Where Wood excels is with Jonathan Harkness, the man who was found in the house with his murdered parents. With great empathy, Wood describes the solitary life Jonathan leads. His books are his only solace as he cuts off any emotional ties from the outside world. Jonathan’s retreat from the world is brought into sharp focus by Wood’s sensitive prose. As with Matilda, Wood holds a mirror at two people who have been affected by tragedy and its aftermath – one recently and one in the past.

‘For Reasons Unknown’ is a stunningly strong debut. As Wood delves in to the depths of his characters psyche, such was his fine prose, I began to wonder if these people were in fact real, they were all so well-rounded. I read ‘For Reasons Unknown’ in two sittings, I was that entranced by his story. I am already looking forward to how Matilda Darke copes with her next case. I expect great things from the dark imagination of Michael Wood.

Reviewed by: C.S.

CrimeSquad Rating

Fresh Blood Questionnaire

1) ‘For Reasons Unknown’ introduces the troubled DCI Matilda Darke who is assigned a cold case after a long absence. Why did you decide on a female detective and how was it writing from a female perspective?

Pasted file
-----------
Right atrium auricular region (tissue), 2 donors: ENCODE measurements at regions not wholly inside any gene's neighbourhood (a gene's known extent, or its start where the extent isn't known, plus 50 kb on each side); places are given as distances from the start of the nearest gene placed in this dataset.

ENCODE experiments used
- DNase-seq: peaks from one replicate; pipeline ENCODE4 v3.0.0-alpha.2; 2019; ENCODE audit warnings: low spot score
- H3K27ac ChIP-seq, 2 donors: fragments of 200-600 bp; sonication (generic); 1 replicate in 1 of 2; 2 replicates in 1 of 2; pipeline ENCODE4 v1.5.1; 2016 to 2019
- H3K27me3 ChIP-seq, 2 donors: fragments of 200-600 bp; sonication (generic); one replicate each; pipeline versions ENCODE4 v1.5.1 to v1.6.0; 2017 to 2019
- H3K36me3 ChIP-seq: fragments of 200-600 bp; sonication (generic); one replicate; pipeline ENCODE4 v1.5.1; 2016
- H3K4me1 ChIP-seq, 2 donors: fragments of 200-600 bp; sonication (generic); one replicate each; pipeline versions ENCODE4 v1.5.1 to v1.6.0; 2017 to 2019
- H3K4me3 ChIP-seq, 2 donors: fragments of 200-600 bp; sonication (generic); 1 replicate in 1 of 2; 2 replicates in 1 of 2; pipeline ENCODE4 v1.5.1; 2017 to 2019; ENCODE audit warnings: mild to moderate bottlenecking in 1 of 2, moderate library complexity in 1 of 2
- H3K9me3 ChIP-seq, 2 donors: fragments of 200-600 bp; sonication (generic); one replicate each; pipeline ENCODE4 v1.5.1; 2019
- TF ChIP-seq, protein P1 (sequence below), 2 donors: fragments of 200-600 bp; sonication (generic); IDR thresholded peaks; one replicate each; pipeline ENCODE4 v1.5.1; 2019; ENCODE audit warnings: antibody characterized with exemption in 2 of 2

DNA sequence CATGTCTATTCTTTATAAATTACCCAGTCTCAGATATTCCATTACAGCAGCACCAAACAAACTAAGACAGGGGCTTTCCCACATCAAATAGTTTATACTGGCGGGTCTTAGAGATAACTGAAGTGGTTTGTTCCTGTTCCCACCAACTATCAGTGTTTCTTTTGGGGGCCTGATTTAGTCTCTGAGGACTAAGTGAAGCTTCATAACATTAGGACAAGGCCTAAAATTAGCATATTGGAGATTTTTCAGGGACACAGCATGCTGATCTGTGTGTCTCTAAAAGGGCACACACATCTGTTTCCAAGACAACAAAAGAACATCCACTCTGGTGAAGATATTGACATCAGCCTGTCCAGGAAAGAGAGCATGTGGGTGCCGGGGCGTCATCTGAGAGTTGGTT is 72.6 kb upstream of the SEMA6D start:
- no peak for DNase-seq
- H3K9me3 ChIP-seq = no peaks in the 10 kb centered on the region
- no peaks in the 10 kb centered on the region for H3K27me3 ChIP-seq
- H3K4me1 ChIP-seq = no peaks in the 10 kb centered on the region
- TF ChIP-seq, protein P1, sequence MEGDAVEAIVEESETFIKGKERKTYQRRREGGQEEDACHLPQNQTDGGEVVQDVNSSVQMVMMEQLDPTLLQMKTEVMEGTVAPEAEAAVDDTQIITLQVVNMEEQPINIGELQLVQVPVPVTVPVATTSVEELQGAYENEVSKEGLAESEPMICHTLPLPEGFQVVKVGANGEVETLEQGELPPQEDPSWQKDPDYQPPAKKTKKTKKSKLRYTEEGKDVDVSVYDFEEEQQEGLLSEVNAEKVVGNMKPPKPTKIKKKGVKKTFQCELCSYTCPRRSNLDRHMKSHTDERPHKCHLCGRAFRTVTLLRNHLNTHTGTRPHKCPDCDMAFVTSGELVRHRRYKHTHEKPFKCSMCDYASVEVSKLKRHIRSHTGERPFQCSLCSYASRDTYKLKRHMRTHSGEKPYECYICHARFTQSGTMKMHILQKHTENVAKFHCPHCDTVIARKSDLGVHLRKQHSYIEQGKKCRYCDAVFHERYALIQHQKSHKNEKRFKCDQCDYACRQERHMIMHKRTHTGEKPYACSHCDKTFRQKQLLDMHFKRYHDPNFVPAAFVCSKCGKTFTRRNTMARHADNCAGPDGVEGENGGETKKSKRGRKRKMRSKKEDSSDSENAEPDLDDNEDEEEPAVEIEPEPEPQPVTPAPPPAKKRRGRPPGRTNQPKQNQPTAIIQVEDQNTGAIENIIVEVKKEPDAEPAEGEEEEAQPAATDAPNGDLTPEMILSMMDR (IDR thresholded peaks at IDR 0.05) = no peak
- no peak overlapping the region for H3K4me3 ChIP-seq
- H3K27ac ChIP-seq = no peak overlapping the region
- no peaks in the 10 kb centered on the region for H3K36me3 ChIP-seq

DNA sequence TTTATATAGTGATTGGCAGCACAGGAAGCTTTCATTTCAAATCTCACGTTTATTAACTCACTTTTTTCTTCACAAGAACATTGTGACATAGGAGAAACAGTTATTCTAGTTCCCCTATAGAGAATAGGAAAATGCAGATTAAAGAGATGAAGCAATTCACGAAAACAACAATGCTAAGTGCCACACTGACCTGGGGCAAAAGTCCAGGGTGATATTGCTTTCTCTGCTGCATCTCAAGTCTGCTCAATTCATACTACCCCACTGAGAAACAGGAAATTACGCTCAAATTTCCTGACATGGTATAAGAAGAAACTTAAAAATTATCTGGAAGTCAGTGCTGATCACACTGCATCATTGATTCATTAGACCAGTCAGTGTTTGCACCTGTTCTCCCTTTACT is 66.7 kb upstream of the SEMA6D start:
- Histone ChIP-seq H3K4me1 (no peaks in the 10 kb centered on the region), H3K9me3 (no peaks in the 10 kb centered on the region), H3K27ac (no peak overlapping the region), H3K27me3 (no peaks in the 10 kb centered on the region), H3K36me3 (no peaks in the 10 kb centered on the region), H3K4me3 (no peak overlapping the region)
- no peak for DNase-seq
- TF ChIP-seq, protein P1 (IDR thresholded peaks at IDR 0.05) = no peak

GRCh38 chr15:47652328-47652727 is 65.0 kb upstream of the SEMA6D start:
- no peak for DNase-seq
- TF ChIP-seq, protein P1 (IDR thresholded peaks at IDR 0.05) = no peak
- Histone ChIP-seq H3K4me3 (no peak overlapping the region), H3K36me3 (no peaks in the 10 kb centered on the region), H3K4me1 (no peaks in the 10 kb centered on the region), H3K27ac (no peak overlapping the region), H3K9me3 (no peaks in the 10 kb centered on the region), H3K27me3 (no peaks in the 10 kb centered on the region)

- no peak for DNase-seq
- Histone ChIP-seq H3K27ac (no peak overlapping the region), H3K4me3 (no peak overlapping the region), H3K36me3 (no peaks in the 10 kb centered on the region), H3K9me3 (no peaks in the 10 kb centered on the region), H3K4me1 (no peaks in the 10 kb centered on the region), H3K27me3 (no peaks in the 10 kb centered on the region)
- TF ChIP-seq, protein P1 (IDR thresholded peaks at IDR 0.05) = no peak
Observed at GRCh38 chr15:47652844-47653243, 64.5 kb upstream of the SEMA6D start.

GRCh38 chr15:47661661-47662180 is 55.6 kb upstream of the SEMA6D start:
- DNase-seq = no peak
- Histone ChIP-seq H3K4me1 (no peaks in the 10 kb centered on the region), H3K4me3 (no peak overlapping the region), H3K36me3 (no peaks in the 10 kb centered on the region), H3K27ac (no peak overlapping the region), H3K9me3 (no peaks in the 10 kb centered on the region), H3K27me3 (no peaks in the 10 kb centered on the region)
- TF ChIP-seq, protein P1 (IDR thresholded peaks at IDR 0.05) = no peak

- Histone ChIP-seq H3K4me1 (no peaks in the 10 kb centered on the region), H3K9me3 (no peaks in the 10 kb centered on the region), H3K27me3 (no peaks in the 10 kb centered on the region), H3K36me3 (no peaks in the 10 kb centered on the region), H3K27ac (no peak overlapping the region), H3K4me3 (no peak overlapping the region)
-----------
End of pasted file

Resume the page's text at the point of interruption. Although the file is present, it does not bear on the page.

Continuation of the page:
I think strong female detectives are lacking in crime fiction at present. I wanted to create a character who can be liked as an independent career woman and also sympathised with for having flaws and imperfections. I know plenty of women who are incredibly strong having been through such personal tragedies so I drew on them to create Matilda. Also, a lot of female detectives are created by women. I wanted to see if I could come up with a strong female lead. It started out as an exercise at first and I wrote a couple of short stories featuring Matilda, but I really liked her. I came up with a back story and knew there was a novel waiting to be written about her.
2) You obviously enjoy reading crime fiction and Jonathan Harkness lists a number of current authors. How much of you as a crime fan is in Jonathan Harkness?
All of Jonathan’s books are on my shelves. I am a tad obsessive when it comes to crime fiction novels and my collection. I think Britain has a rich history of fantastic crime writers and I’m such a fan that they have obviously influenced my work. I wanted to include as many of my favourite authors in my book as possible, a bit like a thank you to them for their great work that has kept me hooked over the years.
3) Even with a lot of knowledge from reading crime fiction, what research did you need to do with regards to the police procedural part of ‘For Reasons Unknown’?